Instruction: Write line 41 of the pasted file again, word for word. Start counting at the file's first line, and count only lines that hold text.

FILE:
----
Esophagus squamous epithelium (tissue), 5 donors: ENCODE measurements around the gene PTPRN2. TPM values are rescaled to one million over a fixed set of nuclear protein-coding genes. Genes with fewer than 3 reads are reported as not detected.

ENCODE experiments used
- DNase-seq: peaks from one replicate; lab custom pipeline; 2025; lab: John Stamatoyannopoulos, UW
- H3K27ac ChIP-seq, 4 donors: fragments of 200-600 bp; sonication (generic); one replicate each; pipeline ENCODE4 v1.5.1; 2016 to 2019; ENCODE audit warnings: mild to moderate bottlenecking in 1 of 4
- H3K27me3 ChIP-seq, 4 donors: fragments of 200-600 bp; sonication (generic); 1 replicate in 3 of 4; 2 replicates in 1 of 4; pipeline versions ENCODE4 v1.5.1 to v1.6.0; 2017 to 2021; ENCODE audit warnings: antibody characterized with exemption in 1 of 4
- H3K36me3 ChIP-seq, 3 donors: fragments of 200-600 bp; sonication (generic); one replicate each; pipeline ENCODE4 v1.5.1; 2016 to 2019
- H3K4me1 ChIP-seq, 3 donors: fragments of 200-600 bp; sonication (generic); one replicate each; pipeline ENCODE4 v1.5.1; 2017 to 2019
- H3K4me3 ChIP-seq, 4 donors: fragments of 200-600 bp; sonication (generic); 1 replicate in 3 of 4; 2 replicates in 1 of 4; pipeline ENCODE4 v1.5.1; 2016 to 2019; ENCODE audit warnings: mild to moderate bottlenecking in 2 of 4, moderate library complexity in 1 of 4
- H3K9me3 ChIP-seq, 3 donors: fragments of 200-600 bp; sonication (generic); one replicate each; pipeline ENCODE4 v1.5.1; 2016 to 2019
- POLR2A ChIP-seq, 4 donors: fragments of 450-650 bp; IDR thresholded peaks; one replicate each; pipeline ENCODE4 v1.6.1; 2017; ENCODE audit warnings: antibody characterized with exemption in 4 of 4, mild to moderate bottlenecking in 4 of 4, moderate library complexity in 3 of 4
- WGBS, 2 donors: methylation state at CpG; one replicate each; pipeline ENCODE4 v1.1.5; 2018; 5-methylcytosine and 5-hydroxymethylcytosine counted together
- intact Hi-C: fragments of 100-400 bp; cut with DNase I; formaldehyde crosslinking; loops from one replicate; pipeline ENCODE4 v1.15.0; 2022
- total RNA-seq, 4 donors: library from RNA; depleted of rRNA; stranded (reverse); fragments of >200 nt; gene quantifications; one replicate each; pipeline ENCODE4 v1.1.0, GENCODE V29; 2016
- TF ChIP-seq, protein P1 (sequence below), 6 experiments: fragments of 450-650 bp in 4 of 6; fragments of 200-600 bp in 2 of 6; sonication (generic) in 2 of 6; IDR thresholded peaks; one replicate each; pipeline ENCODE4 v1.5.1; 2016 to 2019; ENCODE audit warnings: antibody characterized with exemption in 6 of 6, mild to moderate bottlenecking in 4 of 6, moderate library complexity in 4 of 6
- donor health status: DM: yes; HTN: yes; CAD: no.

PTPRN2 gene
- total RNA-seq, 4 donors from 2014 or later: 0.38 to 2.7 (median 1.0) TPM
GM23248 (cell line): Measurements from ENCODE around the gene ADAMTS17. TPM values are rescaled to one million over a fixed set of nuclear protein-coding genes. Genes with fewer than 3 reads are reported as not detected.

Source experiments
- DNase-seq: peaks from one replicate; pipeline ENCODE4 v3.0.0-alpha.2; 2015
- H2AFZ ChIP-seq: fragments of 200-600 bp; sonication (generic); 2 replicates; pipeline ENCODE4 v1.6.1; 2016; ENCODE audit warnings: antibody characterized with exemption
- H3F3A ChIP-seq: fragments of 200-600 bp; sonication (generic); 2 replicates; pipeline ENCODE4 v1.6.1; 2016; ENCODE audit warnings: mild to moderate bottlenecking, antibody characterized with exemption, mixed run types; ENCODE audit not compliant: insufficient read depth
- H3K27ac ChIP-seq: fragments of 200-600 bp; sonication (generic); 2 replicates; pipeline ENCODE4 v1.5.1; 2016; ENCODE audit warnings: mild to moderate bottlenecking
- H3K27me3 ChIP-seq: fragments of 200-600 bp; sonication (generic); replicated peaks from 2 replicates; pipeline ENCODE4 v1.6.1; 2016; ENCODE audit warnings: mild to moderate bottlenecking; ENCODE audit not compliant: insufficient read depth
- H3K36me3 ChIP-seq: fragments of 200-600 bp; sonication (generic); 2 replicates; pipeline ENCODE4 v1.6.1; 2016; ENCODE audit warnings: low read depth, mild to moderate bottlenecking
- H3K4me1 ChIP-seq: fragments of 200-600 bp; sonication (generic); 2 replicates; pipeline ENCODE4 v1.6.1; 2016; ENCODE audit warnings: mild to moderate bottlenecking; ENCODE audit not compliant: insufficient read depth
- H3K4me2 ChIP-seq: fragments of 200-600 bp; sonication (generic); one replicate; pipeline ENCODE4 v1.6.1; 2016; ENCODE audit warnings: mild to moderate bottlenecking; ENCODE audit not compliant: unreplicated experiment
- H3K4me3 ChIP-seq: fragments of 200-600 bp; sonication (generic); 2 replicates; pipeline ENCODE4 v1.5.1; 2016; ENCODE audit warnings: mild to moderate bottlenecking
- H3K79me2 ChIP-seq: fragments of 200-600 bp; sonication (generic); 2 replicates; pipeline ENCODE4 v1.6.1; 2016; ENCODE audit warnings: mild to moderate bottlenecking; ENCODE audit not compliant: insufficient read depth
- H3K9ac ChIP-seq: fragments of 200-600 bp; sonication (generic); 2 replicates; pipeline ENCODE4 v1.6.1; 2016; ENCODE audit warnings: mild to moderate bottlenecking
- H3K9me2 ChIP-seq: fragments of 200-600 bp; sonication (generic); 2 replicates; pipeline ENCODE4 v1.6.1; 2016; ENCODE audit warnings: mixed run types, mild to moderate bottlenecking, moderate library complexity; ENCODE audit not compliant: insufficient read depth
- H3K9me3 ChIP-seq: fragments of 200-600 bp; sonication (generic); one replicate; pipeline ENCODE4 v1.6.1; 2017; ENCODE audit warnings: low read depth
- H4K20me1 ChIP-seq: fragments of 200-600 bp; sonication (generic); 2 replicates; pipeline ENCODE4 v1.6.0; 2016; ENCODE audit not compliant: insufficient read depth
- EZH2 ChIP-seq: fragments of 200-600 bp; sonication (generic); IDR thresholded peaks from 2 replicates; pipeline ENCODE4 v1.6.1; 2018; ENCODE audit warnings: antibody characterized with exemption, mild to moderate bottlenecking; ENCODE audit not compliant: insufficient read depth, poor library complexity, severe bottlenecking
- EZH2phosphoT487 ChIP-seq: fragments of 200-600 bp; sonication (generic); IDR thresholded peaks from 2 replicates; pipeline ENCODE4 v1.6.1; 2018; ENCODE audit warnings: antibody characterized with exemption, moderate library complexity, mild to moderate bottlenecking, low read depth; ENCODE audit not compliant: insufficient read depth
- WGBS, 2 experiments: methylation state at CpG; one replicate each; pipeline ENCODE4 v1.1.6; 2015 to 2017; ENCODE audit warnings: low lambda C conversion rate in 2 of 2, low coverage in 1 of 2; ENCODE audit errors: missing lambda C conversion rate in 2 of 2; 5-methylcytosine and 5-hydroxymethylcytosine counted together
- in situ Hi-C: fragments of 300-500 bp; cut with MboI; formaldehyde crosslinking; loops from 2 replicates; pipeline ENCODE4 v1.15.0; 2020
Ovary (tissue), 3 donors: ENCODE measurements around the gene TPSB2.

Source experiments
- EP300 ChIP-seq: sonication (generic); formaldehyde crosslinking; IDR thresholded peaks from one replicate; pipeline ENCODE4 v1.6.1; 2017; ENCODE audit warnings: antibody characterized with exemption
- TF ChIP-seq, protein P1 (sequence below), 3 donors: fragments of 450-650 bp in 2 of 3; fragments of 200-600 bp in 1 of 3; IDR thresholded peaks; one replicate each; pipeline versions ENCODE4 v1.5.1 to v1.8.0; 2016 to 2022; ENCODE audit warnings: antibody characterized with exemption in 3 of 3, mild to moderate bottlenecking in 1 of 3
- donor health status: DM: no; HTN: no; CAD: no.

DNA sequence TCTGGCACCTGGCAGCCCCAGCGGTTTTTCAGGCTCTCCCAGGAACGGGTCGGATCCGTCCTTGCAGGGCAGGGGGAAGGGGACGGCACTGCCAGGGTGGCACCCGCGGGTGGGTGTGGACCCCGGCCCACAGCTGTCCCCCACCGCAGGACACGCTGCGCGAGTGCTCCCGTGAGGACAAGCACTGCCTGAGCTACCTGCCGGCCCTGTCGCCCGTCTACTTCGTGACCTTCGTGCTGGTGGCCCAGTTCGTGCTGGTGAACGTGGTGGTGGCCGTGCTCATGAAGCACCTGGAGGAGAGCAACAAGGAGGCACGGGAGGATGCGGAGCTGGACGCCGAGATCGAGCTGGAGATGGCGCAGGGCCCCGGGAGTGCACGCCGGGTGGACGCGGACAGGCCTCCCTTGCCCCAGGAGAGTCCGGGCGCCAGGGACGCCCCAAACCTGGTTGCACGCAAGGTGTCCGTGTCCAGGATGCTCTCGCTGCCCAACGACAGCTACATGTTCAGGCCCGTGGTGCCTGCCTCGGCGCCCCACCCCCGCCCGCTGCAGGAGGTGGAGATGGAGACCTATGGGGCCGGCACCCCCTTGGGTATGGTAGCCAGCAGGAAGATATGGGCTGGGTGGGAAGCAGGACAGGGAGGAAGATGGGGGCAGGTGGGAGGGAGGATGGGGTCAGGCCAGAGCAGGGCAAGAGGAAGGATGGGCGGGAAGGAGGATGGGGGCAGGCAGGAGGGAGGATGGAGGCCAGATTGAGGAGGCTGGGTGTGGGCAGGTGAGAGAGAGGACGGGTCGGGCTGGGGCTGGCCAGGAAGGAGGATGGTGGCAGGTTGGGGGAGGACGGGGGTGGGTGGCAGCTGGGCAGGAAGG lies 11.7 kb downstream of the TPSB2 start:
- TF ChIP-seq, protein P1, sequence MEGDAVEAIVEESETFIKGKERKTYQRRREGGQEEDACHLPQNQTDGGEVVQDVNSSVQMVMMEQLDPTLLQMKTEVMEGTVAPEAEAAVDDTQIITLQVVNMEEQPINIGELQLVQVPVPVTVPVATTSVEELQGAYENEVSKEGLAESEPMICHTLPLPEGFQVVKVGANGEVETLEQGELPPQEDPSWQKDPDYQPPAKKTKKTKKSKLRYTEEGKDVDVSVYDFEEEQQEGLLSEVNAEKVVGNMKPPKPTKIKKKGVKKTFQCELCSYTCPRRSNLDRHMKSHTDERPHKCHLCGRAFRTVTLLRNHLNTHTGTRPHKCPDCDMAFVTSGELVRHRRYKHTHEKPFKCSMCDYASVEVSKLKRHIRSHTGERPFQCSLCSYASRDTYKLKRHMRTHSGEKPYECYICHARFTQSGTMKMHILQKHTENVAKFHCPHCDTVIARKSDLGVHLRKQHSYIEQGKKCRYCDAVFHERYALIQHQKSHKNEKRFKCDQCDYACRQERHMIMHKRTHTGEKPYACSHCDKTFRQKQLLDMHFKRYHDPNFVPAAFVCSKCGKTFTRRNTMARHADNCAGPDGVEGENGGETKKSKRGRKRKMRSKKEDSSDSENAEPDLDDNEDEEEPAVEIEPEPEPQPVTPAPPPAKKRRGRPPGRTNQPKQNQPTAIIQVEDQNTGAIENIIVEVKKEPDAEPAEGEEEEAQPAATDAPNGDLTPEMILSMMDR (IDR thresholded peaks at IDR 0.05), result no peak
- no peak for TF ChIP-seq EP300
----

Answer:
- TF ChIP-seq, protein P1 (sequence below), 3 donors: fragments of 450-650 bp in 2 of 3; fragments of 200-600 bp in 1 of 3; IDR thresholded peaks; one replicate each; pipeline versions ENCODE4 v1.5.1 to v1.8.0; 2016 to 2022; ENCODE audit warnings: antibody characterized with exemption in 3 of 3, mild to moderate bottlenecking in 1 of 3